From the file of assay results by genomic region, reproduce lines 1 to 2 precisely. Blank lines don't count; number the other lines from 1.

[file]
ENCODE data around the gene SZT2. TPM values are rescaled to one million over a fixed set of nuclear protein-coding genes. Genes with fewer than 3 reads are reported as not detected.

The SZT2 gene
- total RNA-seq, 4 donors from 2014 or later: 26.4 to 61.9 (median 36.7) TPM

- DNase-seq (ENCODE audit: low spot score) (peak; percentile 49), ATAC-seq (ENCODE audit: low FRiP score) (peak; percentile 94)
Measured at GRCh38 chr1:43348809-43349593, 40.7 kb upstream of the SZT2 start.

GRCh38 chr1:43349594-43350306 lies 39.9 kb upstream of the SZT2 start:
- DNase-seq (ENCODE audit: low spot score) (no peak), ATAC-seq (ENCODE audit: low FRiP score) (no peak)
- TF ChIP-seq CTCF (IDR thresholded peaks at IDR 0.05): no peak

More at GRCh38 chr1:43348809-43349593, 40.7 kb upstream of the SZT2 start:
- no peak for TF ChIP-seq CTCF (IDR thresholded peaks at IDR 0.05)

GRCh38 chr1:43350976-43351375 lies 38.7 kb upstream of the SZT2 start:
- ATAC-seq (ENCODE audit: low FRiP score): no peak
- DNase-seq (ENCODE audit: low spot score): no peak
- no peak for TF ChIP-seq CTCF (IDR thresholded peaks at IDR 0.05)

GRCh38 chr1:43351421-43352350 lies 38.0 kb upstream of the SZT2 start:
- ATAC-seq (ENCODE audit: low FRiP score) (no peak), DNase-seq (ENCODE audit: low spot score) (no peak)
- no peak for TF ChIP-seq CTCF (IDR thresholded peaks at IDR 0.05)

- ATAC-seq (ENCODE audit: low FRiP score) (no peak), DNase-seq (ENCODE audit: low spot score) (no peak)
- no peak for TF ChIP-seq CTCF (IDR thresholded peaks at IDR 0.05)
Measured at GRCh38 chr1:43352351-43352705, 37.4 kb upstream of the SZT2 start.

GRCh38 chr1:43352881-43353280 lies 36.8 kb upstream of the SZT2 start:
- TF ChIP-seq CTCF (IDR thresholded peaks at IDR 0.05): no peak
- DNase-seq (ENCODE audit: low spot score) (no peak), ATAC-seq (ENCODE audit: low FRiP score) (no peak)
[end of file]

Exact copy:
ENCODE data around the gene SZT2. TPM values are rescaled to one million over a fixed set of nuclear protein-coding genes. Genes with fewer than 3 reads are reported as not detected.

The SZT2 gene